(ii) Make a new verified capital investment of no less than $2,000.00 in a building, building improvements, and/or in depreciable assets. A capital investment does not include the cost to purchase real property.
(iii) Hold a current Town business license and be current in all tax and utility bill obligations to the Town, and all tax obligations to Northampton County.
(iv) Be in compliance with all Town ordinances.
Sec. XX-6. – Economic stimulus credits and enforcement.
(a) A qualified tourism business shall be eligible to receive the following economic stimulus credits:
(1) A credit equal to 25 percent of the new or increased capital improvement tax paid to the town with a verified capital investment of not less than $2,000.00 that shall increase proportionately up to 100 percent with a capital investment of $1,000,000.00 or more.
(2) A credit of up to 100 percent of the amount of the net increase in real estate tax paid to the town.
(3) A credit of up to 100 percent of the amount of BPOL tax paid to the town.
(4) For a qualified tourism business that maintains at least eighty-five (85) hours weekly of full time and part time staff employment, a credit of up to 50 percent of the facility and connection fees paid to the town.*
(5) A credit of up to 100 percent of the building permit fees paid to the town.
Mayor Proto announced he was 100% behind the giveaways, as was Councilman Bennett. Both indicated that they felt it would bring more business to town. Councilman Wendell noted that, since money that had been put into the Town’s treasury would have to be taken out (as a form of shortfall), the Town was going to have to find other ways to make up for it. Wendell stated that he would recommend cutting staff or services, but feared that the Town’s momentum toward ‘hiring more staff to do less and less’ would eventually lead to higher taxes for citizens. With a few minor tweaks, the ordinance will be fast tacked for approval, more than likely at the December Regular meeting of Town Council.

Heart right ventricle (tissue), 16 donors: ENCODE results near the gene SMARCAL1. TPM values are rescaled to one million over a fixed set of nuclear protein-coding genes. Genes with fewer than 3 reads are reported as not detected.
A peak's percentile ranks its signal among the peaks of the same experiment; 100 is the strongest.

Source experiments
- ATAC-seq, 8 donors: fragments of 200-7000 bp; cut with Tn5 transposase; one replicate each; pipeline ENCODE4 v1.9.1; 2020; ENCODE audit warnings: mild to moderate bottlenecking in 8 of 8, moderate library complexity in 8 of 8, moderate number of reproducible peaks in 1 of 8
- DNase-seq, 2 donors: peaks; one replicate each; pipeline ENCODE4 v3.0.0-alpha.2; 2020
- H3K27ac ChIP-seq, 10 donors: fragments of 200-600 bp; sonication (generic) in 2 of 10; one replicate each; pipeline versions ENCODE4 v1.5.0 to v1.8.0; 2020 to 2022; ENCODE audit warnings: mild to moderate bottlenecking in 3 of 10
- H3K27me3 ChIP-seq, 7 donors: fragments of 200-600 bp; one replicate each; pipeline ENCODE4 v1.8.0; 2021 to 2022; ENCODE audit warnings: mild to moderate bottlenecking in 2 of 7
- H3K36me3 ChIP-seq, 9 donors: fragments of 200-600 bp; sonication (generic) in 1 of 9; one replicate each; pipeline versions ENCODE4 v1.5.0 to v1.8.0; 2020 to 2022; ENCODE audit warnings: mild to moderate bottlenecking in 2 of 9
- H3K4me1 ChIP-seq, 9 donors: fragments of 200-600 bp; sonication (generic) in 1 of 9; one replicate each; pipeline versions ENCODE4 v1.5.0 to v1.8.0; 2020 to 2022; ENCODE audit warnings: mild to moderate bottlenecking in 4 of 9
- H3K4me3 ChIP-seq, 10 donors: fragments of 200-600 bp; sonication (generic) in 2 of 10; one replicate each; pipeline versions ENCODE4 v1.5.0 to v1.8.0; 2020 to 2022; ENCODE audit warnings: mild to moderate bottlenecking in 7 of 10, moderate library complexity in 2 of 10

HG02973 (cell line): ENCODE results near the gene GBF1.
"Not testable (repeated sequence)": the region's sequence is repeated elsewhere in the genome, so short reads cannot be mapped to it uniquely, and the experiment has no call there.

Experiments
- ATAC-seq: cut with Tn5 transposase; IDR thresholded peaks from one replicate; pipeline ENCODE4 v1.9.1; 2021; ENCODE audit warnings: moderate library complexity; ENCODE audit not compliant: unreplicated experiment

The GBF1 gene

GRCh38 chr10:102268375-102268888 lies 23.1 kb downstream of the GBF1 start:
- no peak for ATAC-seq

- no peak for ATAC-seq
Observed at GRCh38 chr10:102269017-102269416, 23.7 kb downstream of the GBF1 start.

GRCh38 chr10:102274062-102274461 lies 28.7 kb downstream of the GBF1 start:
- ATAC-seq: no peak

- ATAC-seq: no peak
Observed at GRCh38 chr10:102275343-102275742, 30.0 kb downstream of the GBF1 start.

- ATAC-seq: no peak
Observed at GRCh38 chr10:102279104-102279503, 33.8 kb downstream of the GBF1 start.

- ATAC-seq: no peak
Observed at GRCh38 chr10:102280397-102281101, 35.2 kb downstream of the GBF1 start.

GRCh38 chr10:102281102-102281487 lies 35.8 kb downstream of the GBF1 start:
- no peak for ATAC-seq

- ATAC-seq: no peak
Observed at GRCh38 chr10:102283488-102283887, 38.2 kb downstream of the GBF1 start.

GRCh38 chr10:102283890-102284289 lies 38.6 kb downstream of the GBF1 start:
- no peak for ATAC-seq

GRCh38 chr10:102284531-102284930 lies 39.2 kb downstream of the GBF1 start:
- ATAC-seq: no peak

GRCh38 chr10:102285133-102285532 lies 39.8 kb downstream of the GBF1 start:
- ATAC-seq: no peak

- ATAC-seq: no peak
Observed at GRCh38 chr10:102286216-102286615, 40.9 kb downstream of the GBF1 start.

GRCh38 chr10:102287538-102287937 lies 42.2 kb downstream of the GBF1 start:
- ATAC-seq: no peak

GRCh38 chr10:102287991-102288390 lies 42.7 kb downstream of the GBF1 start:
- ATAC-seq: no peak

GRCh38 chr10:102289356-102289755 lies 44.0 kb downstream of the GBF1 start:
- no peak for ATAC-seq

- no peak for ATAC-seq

During the joint session, the Planning Commission also broached the possibility of allowing accessory dwellings to once again, through a Special User Permit, to be allowed in town. Although the majority of Council seemed generally in favor of the proposal, there were still too many unresolved issues for them to move forward. Councilman Bannon, who remained opposed, noted that the town had not done enough research, and that it may be getting into something it might regret later. The core of the issue has to do with, what appears to many to be a catastrophic lack of affordable housing for teachers in Northampton, and that by building little houses in every Cape Charles backyard, this dilemma will somehow be cured. Parking, infill population, services, all these small but important issues, seemed to have flown over the heads of the Planning Commission, and Council felt that there had to be more thought and research put into these ideas before setting up bourgeois refugee camps. Councilman Wendell added, “Maybe this is place where we need to let the free market take precedence. If there is a market for this, and plenty of undeveloped lots in the county, then maybe let them have at it. If there’s money to be made, a market to fill, someone will do it.”